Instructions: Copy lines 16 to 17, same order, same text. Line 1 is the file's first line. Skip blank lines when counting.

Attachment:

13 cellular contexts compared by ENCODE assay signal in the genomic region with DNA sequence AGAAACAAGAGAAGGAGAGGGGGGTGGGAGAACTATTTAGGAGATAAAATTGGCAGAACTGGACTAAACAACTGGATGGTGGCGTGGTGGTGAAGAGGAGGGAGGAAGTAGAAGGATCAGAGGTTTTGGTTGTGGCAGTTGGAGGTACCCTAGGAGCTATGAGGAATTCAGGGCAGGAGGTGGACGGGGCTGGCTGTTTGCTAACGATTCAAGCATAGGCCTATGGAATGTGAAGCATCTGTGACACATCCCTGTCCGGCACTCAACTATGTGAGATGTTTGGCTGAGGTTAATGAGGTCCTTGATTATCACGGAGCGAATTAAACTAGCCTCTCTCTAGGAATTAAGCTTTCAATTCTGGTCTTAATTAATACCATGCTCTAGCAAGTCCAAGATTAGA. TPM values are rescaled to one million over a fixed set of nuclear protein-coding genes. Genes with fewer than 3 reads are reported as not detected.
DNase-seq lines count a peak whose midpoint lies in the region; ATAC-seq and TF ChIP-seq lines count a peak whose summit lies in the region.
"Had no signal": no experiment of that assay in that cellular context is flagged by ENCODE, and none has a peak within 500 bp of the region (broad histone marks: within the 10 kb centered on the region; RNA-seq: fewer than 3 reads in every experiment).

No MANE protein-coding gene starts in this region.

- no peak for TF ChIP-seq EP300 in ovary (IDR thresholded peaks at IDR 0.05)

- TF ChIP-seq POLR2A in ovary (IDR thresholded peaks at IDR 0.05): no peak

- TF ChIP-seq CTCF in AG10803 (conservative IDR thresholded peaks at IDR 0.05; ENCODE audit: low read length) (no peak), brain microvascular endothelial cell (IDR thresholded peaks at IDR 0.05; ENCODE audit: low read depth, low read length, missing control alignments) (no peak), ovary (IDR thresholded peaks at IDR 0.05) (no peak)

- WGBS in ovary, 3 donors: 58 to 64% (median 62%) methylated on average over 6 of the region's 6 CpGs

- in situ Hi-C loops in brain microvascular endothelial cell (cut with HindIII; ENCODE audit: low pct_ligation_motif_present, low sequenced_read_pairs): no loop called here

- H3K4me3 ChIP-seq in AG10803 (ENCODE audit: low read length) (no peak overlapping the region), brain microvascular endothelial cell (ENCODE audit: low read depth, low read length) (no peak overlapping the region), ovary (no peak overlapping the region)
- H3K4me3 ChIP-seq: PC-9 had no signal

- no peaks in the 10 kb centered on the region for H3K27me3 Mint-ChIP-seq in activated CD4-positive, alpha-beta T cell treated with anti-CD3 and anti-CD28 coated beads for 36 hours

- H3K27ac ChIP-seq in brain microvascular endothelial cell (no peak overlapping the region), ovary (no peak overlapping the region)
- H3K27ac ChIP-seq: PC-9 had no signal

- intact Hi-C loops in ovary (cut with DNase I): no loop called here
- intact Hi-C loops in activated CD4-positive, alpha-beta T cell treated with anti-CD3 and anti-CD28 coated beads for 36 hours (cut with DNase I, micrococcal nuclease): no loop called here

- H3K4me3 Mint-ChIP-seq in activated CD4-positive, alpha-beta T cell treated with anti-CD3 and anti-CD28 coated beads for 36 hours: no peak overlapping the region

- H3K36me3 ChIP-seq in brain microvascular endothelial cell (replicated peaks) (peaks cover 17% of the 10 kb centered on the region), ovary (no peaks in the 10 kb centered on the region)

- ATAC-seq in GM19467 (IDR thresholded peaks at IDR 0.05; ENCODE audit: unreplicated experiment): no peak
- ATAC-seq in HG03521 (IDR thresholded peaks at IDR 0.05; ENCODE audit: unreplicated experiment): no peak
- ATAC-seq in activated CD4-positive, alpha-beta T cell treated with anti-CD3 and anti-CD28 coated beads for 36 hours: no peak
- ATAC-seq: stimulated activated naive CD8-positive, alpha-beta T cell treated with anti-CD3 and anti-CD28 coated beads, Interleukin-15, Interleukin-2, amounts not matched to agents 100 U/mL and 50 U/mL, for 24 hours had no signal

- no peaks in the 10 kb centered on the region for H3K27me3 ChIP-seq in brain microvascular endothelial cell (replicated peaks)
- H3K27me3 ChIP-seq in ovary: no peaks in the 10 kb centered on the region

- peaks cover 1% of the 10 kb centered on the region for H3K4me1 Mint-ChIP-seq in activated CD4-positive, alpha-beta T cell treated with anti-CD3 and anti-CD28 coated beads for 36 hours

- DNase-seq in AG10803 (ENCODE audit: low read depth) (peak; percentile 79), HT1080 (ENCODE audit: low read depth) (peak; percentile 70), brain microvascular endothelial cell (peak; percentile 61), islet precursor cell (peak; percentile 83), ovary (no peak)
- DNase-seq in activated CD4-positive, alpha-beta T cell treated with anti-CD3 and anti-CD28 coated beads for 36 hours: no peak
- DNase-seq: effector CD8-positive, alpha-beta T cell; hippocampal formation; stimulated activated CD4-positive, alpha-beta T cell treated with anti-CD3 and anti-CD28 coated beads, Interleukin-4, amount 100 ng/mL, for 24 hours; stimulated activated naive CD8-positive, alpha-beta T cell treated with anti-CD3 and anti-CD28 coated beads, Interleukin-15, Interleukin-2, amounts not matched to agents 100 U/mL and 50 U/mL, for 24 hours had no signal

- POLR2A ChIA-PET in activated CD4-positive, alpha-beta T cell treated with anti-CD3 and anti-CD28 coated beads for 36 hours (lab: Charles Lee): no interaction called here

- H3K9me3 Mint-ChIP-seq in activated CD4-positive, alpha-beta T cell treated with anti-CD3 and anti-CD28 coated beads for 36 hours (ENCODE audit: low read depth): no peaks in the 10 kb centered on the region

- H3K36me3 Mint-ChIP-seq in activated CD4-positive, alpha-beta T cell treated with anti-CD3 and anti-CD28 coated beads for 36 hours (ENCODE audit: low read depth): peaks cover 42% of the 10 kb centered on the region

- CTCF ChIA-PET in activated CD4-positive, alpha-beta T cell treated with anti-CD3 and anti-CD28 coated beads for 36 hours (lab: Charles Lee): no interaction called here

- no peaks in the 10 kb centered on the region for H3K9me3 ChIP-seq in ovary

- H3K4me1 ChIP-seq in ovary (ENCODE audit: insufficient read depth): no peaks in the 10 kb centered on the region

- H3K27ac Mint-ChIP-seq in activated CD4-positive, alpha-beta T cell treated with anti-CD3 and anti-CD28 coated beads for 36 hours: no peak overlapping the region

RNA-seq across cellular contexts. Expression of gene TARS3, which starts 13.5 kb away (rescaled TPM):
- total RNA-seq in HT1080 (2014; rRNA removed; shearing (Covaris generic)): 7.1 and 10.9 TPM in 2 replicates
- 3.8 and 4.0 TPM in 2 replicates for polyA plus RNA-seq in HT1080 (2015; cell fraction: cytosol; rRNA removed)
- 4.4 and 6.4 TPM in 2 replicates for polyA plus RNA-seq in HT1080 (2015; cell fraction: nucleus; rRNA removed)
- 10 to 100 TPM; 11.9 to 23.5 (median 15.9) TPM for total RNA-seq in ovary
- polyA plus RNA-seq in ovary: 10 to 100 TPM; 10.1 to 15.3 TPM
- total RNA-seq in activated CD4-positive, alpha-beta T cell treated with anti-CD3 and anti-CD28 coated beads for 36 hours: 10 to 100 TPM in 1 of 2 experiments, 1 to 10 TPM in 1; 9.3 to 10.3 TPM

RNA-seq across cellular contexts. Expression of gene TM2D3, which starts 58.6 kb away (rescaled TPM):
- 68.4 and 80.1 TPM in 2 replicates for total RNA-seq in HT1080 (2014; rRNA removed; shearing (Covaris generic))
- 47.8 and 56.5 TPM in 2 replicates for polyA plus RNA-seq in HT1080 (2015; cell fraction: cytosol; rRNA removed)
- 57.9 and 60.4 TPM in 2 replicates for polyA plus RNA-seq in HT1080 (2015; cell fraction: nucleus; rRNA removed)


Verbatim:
- intact Hi-C loops in activated CD4-positive, alpha-beta T cell treated with anti-CD3 and anti-CD28 coated beads for 36 hours (cut with DNase I, micrococcal nuclease): no loop called here

- H3K4me3 Mint-ChIP-seq in activated CD4-positive, alpha-beta T cell treated with anti-CD3 and anti-CD28 coated beads for 36 hours: no peak overlapping the region